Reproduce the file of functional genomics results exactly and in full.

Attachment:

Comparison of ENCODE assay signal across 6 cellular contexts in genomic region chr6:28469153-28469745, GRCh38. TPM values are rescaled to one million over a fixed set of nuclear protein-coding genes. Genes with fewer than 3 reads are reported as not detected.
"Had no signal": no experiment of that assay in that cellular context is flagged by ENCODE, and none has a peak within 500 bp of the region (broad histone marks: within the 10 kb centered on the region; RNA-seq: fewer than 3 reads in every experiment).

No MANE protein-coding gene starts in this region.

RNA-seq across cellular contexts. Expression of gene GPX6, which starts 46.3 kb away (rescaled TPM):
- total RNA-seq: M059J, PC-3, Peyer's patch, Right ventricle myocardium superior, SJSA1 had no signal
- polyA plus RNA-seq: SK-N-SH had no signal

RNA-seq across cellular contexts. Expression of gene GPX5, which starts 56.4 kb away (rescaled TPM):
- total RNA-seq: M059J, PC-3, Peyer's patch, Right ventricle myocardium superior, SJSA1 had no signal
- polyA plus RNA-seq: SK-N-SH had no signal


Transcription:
Comparison of ENCODE assay signal across 6 cellular contexts in genomic region chr6:28469153-28469745, GRCh38. TPM values are rescaled to one million over a fixed set of nuclear protein-coding genes. Genes with fewer than 3 reads are reported as not detected.
"Had no signal": no experiment of that assay in that cellular context is flagged by ENCODE, and none has a peak within 500 bp of the region (broad histone marks: within the 10 kb centered on the region; RNA-seq: fewer than 3 reads in every experiment).

No MANE protein-coding gene starts in this region.

RNA-seq across cellular contexts. Expression of gene GPX6, which starts 46.3 kb away (rescaled TPM):
- total RNA-seq: M059J, PC-3, Peyer's patch, Right ventricle myocardium superior, SJSA1 had no signal
- polyA plus RNA-seq: SK-N-SH had no signal

RNA-seq across cellular contexts. Expression of gene GPX5, which starts 56.4 kb away (rescaled TPM):
- total RNA-seq: M059J, PC-3, Peyer's patch, Right ventricle myocardium superior, SJSA1 had no signal
- polyA plus RNA-seq: SK-N-SH had no signal